Nicotine is known to cause constriction of the dermal hair papilla and local ischemia, accumulation of DNA damage, dysregulation of protease/antiprotease systems involved in the hair growth cycle, and upregulation of local proinflammatory cytokines associated with follicular inflammation and fibrosis. There is a hypothesis that exogenous nicotine from smoking may cause overstimulation of cellular nicotinic acetylcholine receptors, resulting in receptor desensitization. This contributes to hair follicle destruction by activation of programmed cell death pathways found in keratinocytes [42-44]. Studies in C57BL/6 mice, a species prone to hair loss, may explain increased hair loss in smokers. When mice were exposed to whole body, environmental tobacco smoke (ETS) for 3 months, they showed evidence of hair loss and PHG with reported circular alopecia patches and graying on their backs. The patches grew larger with longer exposure to ETS and at 4 months all mice exposed to ETS developed patches of patchy and messy gray hair. Neither hair loss nor PHG was observed in the control group. On histology, alopecia areas showed fewer and shorter hair follicles and reduced hair bulbs with reduced and uneven pigmentation, along with markers of cellular apoptosis. These findings were thought to be secondary to metabolic changes caused by inhaled smoke-associated genotoxins, leading to a dystrophic anagen pattern. Long-term, high-dose nicotine treatment, which is commonly used in A/J mouse models, is associated with hair loss to investigate the carcinogenic effects of nitrosamines, a downstream metabolite produced by nitrosation of nicotine. Mice treated with daily subcutaneous injection of nicotine began to lose their hair in separate patches after 8-9 months of treatment.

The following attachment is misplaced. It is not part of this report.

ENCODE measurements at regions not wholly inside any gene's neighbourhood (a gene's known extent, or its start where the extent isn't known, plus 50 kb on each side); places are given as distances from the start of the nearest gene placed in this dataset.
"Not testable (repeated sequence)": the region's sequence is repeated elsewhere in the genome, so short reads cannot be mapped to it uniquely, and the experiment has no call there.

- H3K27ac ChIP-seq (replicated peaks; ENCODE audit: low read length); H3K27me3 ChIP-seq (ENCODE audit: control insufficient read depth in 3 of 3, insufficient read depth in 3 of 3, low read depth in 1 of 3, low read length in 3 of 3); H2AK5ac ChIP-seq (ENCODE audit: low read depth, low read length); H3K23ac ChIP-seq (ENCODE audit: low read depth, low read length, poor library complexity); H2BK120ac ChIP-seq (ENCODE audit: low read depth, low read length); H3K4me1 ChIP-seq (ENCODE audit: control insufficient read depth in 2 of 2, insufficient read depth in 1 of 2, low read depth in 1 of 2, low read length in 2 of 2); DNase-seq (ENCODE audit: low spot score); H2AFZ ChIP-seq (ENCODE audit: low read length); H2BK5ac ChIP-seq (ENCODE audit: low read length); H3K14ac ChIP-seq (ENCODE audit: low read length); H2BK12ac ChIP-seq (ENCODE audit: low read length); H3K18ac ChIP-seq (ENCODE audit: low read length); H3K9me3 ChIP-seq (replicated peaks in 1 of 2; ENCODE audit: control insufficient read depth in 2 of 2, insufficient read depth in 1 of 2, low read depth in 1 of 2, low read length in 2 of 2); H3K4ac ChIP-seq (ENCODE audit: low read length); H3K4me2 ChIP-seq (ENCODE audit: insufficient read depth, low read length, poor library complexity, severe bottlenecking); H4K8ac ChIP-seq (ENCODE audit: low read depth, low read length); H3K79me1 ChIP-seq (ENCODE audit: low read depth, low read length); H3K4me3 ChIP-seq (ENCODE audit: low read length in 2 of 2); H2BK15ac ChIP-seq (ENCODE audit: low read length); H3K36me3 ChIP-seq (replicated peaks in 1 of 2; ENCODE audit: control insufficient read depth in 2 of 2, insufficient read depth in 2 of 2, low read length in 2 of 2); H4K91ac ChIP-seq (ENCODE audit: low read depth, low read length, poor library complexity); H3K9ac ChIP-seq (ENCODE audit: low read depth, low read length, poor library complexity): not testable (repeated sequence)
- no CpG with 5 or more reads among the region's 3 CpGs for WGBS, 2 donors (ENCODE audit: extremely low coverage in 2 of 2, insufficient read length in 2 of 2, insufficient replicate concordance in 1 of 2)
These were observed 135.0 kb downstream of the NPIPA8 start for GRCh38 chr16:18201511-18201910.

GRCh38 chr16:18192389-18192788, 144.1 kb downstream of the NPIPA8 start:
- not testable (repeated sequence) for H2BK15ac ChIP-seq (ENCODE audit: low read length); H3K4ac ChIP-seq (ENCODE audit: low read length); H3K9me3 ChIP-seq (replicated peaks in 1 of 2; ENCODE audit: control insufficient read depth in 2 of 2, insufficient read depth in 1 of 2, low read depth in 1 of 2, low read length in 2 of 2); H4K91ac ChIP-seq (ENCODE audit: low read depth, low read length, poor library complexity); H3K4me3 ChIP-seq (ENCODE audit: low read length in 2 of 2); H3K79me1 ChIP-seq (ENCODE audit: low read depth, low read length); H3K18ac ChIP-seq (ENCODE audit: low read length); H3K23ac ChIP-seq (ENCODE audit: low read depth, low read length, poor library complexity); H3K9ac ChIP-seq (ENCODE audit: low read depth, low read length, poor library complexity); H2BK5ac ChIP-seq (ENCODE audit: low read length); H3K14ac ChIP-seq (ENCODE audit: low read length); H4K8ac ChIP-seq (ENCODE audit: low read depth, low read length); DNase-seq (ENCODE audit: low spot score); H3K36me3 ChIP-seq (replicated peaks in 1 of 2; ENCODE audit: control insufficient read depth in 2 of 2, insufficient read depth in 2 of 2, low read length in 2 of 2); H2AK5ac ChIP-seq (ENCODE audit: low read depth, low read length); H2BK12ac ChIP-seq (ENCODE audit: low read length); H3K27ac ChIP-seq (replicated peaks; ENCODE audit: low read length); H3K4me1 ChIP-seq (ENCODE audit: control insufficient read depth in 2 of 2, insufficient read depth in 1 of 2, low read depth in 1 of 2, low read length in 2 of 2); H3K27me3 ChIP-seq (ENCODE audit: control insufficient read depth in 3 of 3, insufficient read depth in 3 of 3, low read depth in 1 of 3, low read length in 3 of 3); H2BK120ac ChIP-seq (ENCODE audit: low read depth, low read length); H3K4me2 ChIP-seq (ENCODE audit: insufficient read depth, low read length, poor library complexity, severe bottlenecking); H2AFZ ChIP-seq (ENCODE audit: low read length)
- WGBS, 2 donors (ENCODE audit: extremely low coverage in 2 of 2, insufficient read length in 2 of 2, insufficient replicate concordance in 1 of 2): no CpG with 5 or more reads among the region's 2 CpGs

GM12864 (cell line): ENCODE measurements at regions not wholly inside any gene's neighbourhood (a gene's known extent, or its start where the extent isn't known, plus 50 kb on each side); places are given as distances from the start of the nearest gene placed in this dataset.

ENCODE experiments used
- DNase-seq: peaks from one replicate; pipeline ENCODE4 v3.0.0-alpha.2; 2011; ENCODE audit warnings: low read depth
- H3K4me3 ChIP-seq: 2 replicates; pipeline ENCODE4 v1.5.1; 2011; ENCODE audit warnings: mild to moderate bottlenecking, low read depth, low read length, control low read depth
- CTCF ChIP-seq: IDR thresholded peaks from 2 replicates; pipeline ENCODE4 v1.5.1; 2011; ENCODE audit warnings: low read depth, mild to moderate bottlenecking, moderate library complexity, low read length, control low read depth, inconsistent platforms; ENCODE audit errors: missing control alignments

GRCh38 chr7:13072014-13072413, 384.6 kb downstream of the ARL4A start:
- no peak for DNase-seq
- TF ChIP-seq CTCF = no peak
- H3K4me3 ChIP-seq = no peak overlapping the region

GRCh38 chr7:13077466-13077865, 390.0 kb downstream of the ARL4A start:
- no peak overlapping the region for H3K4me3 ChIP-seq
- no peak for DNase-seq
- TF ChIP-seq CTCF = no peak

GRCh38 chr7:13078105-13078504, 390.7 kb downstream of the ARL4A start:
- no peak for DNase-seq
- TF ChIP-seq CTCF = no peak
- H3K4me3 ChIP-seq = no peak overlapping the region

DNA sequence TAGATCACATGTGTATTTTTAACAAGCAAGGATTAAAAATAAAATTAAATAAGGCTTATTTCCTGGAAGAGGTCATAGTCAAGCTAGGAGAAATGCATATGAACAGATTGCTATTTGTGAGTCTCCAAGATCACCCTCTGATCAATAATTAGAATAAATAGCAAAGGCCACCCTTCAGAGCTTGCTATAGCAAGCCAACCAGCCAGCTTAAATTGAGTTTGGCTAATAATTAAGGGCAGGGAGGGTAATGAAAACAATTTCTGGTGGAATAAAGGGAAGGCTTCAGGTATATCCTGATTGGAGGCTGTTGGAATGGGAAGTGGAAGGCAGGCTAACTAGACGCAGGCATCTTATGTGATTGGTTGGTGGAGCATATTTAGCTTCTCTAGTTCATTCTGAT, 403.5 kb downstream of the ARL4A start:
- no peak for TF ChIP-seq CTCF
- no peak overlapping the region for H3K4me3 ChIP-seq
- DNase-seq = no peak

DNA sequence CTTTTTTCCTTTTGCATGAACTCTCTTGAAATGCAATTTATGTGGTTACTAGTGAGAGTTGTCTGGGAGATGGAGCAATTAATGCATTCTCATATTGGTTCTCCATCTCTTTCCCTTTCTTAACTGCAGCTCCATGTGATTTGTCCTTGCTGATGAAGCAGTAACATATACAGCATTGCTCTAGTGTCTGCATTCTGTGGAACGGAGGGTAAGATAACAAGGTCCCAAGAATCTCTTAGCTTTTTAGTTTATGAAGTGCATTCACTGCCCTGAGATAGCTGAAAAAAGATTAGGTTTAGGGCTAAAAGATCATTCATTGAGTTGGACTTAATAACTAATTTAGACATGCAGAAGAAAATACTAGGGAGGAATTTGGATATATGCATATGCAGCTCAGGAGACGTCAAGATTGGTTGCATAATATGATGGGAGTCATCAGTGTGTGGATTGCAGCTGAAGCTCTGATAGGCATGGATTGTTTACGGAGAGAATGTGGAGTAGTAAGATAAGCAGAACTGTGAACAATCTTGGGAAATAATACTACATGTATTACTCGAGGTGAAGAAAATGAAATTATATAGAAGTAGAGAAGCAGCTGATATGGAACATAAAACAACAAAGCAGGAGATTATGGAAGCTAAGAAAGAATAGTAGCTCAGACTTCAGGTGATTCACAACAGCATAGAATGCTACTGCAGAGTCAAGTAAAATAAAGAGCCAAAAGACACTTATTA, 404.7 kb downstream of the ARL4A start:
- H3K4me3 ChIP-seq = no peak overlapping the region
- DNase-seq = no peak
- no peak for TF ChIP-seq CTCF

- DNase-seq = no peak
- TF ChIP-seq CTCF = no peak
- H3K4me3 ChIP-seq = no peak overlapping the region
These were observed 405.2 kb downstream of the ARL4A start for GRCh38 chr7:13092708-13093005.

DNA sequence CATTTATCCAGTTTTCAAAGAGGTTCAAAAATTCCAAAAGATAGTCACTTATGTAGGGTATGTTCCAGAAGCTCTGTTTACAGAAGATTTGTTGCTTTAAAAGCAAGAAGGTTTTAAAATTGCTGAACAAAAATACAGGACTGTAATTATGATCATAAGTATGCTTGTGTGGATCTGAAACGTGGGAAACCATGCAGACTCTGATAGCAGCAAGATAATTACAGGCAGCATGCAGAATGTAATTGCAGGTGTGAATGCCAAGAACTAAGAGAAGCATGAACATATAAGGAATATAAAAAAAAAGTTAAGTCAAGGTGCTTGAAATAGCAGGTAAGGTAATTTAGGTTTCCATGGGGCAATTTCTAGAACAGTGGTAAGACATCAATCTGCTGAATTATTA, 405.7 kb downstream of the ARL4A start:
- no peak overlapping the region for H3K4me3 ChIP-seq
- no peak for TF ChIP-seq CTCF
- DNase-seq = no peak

Another study in nicotine-vaccinated mice showed evidence of hair follicle fibrosis, chronic inflammatory infiltrate, and extravasation of erythrocytes . Health image is negatively affected by hair loss and graying . More recently, “smokeless tobacco” products have been heavily marketed, but these too contain high doses of nicotine, and this new and growing trend may also pose a significant risk to hair health. This review was limited by the lack of randomized control studies or case series in the literature, association reports rather than causality, lack of scalp biopsies to confirm the link between smoke-induced oxidative stress and AGA and recall bias due to use. In addition, the use of small sample sizes and hospital- or outpatient-based studies rather than community-based studies make it difficult to integrate data into the general population. Results supporting no association between smoking and hair loss could not be properly interpreted due to the small sample size, incomplete smoking histories, and unequal control groups.